There is also some more information I should add about how we know the dog knows the couch and bed is bad, and that is his behavior after doing it. We walk in the front door the same way every single time. The days he did not go on the couch, he wags his tail and greets us. The days he was on the couch, he hangs his head low and walks in circles in front of the couch. I can train him all I want that the couch is bad and floor is good, but I know he goes up there for comfort and nothing on the floor is going to match that.

He actually can never see any of the dogs walking by, but the dog tags jingling gets him going.

And I'm sure this is going to drive some people nuts here, but the days I put a shock-collar on, he's perfect and I never use it. Never barks, growls, licks, or jumps on furniture. Because of that I know he is smart enough to be good only in-the-moment for treats if we tried that.


edit (just saw HerdersfForMe's post):

-I learned later that Shelties were bred to bark, and if it's common I guess we'll just have to deal with it (but carefully, because we do not want the malamute to learn that).

-Hopefully someone else has dealt with the licking, if not, I guess he's special and we'll have to deal with it or find cheaper pills.

So it looks like it's just the furniture issue that can be worked out (HerdersfForMe you should read the above paragraphs about his guilt of jumping on the furniture)
Noooooooo, not the "he knows he's done wrong, he shows guilty behaviors!" argument again! I wrote a bit about this in reply to someone else's post a few weeks ago... here's the text from it:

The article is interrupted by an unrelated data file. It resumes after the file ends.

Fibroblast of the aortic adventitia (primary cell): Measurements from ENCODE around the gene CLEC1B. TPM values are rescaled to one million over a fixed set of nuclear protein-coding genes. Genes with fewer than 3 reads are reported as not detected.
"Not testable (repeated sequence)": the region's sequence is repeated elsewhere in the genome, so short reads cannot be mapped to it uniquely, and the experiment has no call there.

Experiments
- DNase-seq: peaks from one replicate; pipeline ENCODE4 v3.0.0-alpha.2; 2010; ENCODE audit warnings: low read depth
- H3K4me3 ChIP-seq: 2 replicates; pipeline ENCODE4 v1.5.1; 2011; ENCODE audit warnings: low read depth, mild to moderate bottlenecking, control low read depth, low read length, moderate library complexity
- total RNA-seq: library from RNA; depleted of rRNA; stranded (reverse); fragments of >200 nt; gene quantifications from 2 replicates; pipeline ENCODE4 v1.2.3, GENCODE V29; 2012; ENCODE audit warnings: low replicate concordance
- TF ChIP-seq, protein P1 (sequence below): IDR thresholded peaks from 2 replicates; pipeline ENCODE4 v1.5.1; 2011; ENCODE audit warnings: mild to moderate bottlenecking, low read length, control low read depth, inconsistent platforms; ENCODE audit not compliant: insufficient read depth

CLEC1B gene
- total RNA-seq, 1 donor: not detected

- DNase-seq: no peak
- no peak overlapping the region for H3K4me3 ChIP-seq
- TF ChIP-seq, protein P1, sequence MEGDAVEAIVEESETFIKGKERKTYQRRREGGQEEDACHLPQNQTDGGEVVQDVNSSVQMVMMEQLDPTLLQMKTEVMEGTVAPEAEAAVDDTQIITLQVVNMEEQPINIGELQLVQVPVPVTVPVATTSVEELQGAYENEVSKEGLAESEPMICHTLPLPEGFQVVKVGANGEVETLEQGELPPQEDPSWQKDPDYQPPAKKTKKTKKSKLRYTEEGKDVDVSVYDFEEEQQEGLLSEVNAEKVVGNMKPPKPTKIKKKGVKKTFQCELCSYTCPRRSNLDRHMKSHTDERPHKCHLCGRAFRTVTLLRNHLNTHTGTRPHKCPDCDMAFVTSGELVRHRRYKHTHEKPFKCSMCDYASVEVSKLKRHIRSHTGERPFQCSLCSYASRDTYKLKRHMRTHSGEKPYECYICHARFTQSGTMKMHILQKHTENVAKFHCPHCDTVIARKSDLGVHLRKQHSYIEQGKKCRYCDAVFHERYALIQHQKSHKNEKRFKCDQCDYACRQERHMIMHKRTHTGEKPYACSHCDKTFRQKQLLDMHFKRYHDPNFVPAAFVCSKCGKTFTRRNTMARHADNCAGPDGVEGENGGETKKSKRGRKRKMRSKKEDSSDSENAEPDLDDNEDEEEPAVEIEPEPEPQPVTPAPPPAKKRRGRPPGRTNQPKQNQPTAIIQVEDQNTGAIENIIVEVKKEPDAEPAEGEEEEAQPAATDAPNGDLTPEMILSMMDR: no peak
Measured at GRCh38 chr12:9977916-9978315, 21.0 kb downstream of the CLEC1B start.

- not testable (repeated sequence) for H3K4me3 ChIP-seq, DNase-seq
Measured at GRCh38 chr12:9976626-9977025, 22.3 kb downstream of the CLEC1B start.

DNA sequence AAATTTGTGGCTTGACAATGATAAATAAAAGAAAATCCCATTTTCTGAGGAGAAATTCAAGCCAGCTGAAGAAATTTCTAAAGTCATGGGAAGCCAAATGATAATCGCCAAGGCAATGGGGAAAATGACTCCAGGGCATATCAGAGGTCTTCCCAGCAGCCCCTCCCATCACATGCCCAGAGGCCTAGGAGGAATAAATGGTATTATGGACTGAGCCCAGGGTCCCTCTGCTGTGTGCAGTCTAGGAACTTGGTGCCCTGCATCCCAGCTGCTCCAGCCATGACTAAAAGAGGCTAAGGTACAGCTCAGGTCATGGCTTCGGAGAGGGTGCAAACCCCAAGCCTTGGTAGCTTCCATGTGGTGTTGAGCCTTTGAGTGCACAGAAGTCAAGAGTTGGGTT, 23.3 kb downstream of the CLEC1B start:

CricketLoops said:
Up until a few years ago, I believed this, too! It's uncanny how much it looks that way, isn't it? Recent studies have been done, however, that indicate that this sort of behavior (called "appeasement behaviors" or "calming signals") isn't actually connected with any knowledge of wrongdoing or of even committing the act they're being scolded for in the first place.

First, read this article for an easy explanation of the phenomenon and study: http://www.registerstar.com/articles/2011/06/25/columnists/calling_all_dogs/doc4daf3339bd081942671129.txt

These two links describe it in a lot more detail: http://dogspies.blogspot.com/2011/03/is-denver-dog-really-guilty.html and http://dogspies.blogspot.com/2011/04/guilt-part-2-she-greeted-me-showing.html . Firehawk, that second link explains why your dog would greet you with guilty behavior.